Here are some other ways to manage and reduce stress:

  • One of the best ways to reduce stress is to get it out. Write in a journal, talk to a good friend, and make a to-do list.  The act of writing worries down is shown to automatically reduce stress and improve your memory.
  • Boost your immune system and fight stress with good food and supplements.
    • Find a good immunity complex at your local Whole Foods or Trader Joes, containing high amounts of Vitamins B, C, and D; these are the first vitamins to deplete when you are getting sick or running on empty.
    • Make good fats a staple in your diet. Supplement with an Omega 3 fatty acids, such as a fish oil containing DHA and EPA.  These fats that contribute to well-being, healthy skin and nails, and boost your immune system.
  • Eat to fight stress; don’t overload on carbohydrates and make sure your eating enough protein.  Protein is the precursor to the neurotransmitter serotonin (aka the feel good neurotransmitter). 
  • Delegate tasks, instead of taking things on that you don’t have time for ask for help. Recruit a co-worker to help with a project or your partner to help with cooking dinner or taking your place in the carpool when you’re overwhelmed.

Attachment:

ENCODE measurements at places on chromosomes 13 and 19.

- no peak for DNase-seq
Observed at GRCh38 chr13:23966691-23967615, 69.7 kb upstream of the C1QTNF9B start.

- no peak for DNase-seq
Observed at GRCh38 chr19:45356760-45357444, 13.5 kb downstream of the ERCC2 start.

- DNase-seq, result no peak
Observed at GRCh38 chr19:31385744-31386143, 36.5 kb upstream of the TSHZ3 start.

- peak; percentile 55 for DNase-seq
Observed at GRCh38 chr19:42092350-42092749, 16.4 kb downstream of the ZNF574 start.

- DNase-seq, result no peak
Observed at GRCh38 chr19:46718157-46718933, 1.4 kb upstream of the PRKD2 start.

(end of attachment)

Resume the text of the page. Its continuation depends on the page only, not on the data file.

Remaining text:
• Exercise is a great way to reduce stress; it releases endorphins in your body to make you feel good, plus it temporarily increases your energy. Try an afternoon jog rather that that cup of coffee, or go for a walk with a friend rather than catching up on the phone.
  • Practice relaxation techniques. Therapists swear by combining deep breathing with visual imagery, to even there most anxious patients.  It increases oxygen to your brain; physiologically calming you down and allowing you to move on quickly to the next task, without getting overwhelmed. 

If you are stressed, often times your family and friends can feel it too. Get a handle on it now, before it takes over your life.

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Quick Protein-Filled Snacks

By Emily Roberts

The importance of rotating protein is often under-minded when we are dieting or attempting to get kids to eat whats on their plates.  We often go for whatever is easy and quick rather than whats really beneficial for our brains and bodies.  In our past post The Power of Protein, we talk about the importance of protein and briefly on rotating proteins: